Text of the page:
Supreme Court Rules in Favor of Professor Dan Ravicher's Challenge to Gene Patents

The U.S. Supreme Court ruled in a major case that invalidates patents on two genes associated with hereditary breast and ovarian cancer. The case was brought by Professor Dan Ravicher of Cardozo School of Law, along with the ACLU.

Professor Rona Writes to NY Times; Claims Pentagon statistics are Unreliable

Professor Gabor Rona, in a letter to The New York Times, points out that in a June 2 article about American strikes in 2017, "the Pentagon’s account of civilians killed by American military action is unreliable. One reason, alluded to in the article, is the blackout on civilian casualty figures for countries in which the United States conducts strikes in secret. And there are many.

In The New Republic, Professor Suk Says Symbolic Importance of Passing ERA May Be Even More Important Than Legal Benefit

“If you look at constitutions around the world, rewriting, amending, and recognizing what values have changed are vital to the health of any constitutional democracy,” said Julie Suk, who teaches antidiscrimination law at Cardozo Law. “That’s what I think we’ve missed out on.”

Professor Yankah Contributes to Conversation in ABA Journal on Opioid Crisis

Professor Ekow Yankah of the Benjamin N. Cardozo School of Law says the changing landscape of addiction has prompted novel responses and new rhetoric. “There’s something weird if you know the joblessness rates in the African-American community, know the history, but when drug addiction hit that community, it was ‘What is wrong with our community; why are you pathological?’ ”

Eliminating Consumer Litigation Finance Industry Would Hurt Accident Victims, Says Professor Sebok in Crain's

Sebok, with Ronen Avraham of the University of Texas School of Law, conducted the first large-scale empirical study of the industry. They reviewed more than 100,000 applications submitted by individual litigants to one of the nation's largest consumer litigation finance companies.

Professor Suk Comments on ERA Being Ratified in Illinois

Professor Julie Suk was interviewed by Texas Standard, regarding Illinois being the 37th state to ratify the ERA, making it one state shy of potentially becoming an amendment to the U.S. Constitution.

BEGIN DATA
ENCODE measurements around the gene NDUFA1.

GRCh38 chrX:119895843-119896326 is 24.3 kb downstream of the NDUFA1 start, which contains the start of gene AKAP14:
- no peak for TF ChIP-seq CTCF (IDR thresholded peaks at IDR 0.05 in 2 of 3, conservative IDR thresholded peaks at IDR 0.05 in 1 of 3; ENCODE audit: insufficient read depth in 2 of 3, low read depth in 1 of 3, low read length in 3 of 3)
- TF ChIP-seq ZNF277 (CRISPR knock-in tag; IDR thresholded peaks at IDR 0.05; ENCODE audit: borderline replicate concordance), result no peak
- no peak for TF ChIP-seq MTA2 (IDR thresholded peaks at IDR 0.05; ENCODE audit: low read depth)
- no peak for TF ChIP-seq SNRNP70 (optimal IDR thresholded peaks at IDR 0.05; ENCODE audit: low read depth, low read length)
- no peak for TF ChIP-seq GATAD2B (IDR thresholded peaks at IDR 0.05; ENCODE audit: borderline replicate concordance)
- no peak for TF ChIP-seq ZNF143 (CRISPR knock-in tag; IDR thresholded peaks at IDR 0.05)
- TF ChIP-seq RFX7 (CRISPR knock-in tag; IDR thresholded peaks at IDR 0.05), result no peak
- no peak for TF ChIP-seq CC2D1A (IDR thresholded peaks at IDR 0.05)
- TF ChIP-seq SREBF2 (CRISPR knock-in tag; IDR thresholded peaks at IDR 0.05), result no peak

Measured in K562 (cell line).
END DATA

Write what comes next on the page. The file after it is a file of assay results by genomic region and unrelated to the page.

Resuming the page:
Many argue that this is not possible due to a ratification deadline that expired in 1982. But Suk thinks there's still a chance.

"I do think there will be a consitutional showdown over this, " Suk said. "Many people believe the deadline wasn't valid."

Professor Sebok Comments on Litigation Funding in NYLJ

Professor Anthony Sebok was quoted in The New York Law Journal regarding third-party litigation financing, which is getting closer examination in New York, where lawmakers are pushing to regulate an industry in which companies have been accused of charging unreasonably high fees and interest rates. 

"Litigation funding has been available for consumers for about two decades, though the sector hasn’t 'exploded' in use like litigation funding for corporations," Sebok said.

Professor Shaw Analyzes Masterpiece Ruling in NY Times Op-Ed

June 5, 2018 - Professor Kate Shaw wrote an op-ed in The New York Times, focusing on the Supreme Court's ruling in Masterpiece Cakeshop v. Colorado Civil Rights Commission. The court ruled in favor of a Colorado baker named Jack Phillips who, on religious grounds, had refused to make a wedding cake for a gay couple.

Professor Pearlstein in Balkinization: One More Thing About That New OLC Opinion on Syria

Although it’s hard not to let the news cycle completely overtake Friday’s release of the opinion of the Office of Legal Counsel on the constitutionality of the April airstrikes on Syria, the upcoming summit on North Korea, and the Administration’s apparent radical rethinking of Iran’s future post-JCPOA, makes it important not to let it go just yet.

Professor Zelinsky in OUPblog: Taxing Donor-Advised Funds

Congress should extend two taxes to donor-advised funds which currently apply to private foundations